• Residents forced inside when chemical fire leaked chlorine gas into air


    ROCHESTER, Pa. - Residents in parts of Beaver County were told to stay inside and not to open their windows when a chemical fire leaked chlorine gas into the air. 

    You can now customize your WPXI News App to receive alerts for Beaver County. CLICK HERE to find out how.

    UPDATE 6:30 p.m. Wednesday: The DEP said they will be on site for the foreseeable future as the cleanup is expected to take weeks.

    UPDATE 5:00 p.m. Monday: The Department of Environmental Protection said they will continue their round the clock presence in Beaver County through at least Wednesday. The agency said they are working to stabilize chemical by submerging them in water to prevent further chemical reactions.

    DEP officials said they will also start disposing of the chemicals, water, debris left behind after a fire released a chlorine gas cloud over the weekend.

    The DEP said there have been no additional reactions, and the plan to remove and dispose the chemicals will take weeks. Parts of the old Beaver Alkali Products facility are still not safe to go into and officials do not know the types, amounts, and compatibility of chemicals being stored there.

    UPDATE 6:23 p.m. Saturday: The Department of Enviromental Protection provided the following update:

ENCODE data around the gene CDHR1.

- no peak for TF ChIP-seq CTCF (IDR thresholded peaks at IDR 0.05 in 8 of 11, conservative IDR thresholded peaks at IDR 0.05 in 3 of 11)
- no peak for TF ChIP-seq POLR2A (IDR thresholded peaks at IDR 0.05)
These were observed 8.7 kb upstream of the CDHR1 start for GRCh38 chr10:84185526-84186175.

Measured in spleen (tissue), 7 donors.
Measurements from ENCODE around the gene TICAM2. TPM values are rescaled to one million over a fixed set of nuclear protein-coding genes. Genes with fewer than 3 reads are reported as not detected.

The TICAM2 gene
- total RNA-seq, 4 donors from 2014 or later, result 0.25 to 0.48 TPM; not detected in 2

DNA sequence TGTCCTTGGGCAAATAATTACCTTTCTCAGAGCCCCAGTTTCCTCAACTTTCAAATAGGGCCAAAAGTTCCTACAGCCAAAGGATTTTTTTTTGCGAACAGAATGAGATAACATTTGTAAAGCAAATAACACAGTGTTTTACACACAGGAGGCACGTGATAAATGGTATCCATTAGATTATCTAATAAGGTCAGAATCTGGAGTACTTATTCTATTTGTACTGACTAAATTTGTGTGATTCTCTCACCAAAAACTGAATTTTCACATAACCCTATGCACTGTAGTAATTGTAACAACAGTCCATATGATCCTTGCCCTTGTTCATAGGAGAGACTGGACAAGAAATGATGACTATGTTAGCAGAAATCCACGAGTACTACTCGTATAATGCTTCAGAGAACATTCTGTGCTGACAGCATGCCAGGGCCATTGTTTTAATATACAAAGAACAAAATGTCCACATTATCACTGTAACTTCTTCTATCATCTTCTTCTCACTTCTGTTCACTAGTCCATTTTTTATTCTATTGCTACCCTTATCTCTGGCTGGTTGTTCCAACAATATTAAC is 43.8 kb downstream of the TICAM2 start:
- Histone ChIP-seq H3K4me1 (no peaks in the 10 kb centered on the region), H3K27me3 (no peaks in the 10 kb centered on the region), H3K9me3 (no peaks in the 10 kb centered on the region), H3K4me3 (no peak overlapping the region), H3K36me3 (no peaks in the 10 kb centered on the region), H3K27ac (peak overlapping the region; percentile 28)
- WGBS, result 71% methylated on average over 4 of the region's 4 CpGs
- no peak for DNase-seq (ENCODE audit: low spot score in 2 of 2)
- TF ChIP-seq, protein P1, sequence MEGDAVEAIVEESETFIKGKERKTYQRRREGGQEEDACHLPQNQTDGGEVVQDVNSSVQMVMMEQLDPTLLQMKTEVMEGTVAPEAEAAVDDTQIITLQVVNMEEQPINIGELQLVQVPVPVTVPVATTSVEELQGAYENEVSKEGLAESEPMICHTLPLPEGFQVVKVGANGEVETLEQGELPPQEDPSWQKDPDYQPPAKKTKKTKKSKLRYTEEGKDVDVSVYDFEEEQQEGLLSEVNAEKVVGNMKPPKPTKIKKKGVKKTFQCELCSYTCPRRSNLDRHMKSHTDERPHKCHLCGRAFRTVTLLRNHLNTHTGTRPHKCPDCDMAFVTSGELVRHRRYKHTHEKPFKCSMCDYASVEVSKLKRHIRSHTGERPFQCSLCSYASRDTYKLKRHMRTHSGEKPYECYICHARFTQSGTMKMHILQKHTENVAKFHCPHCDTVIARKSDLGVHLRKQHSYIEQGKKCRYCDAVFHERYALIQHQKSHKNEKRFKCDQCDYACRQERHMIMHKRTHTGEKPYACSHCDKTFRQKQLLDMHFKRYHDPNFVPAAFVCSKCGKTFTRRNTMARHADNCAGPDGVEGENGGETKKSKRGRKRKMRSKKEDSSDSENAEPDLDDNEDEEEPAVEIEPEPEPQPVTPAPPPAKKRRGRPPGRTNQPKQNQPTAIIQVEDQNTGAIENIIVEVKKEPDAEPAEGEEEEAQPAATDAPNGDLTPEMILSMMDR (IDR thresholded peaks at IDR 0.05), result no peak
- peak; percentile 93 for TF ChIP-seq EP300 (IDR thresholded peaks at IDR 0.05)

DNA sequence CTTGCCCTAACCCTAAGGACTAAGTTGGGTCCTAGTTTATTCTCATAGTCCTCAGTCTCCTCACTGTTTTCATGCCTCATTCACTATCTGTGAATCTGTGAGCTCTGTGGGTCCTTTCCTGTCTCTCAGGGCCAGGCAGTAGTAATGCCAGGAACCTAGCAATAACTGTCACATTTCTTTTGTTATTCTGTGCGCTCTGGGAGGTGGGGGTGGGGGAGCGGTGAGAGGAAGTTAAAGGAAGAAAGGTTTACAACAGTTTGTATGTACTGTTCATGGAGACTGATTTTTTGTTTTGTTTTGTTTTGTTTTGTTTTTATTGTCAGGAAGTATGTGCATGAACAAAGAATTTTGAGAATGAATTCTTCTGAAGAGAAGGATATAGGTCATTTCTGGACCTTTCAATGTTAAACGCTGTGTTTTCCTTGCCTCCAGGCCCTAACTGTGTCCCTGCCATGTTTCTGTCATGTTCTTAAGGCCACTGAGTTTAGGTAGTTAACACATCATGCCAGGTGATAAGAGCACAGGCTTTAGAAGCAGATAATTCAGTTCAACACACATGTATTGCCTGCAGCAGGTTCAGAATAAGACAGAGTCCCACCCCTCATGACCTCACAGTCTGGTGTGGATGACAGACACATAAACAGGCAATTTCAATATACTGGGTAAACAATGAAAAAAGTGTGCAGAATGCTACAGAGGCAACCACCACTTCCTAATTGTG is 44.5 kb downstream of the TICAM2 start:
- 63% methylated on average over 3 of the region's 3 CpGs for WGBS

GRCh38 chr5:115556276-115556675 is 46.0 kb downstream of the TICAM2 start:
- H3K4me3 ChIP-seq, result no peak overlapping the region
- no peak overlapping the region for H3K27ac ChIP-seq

At a minimum, DEP will have a 24/7 presence on the site through the weekend. Equipment and machinery are en route and DEP and its contractor are working to stabilize the substances on site to prevent further chemical reactions. Despite the lifting of the shelter in place directives, people, particularly sensitive populations in the area, may continue to notice a chlorine odor.

    UPDATE 6:01 p.m. Saturday: Neighbors tell Channel 11 they had trouble breathing inside their homes and even wore masks to keep from breathing in the chemicals.

    Residents who live on Pennsylvania Avenue live right near the building and described a massive plume of chemicals sitting over their homes.

    The cloud was so thick they couldn't see the river in front of them or the stop sign at the end of the street.

    We’ve also heard from dozens of people who say they didn’t get emergency alerts about the chemical fire and learned about the shelter-in-place order from watching the news. 

    The DEP believes there are additional chemical spills inside and contractors will be back on site Monday to resume remediation. 

    UPDATE 12:54 p.m. Saturday: Emergency officials have lifted the shelter in place order for everyone in the area in relation to the ongoing hazardous chemical fire in Rochester.

    UPDATE 11:21 a.m. Saturday: Emergency officails tell Channel 11 the shelter in place order radius has been reduced down to 1 mile around Rochester. 

    It was originally as far out as 5 miles.

    UPDATE 10:58 a.m. Saturday: We know from emergency officials early Saturday morning there was an amount of chlorine gas that was emitted into the air, and that is what also sparked the initial fire at the abandoned building in Rochester.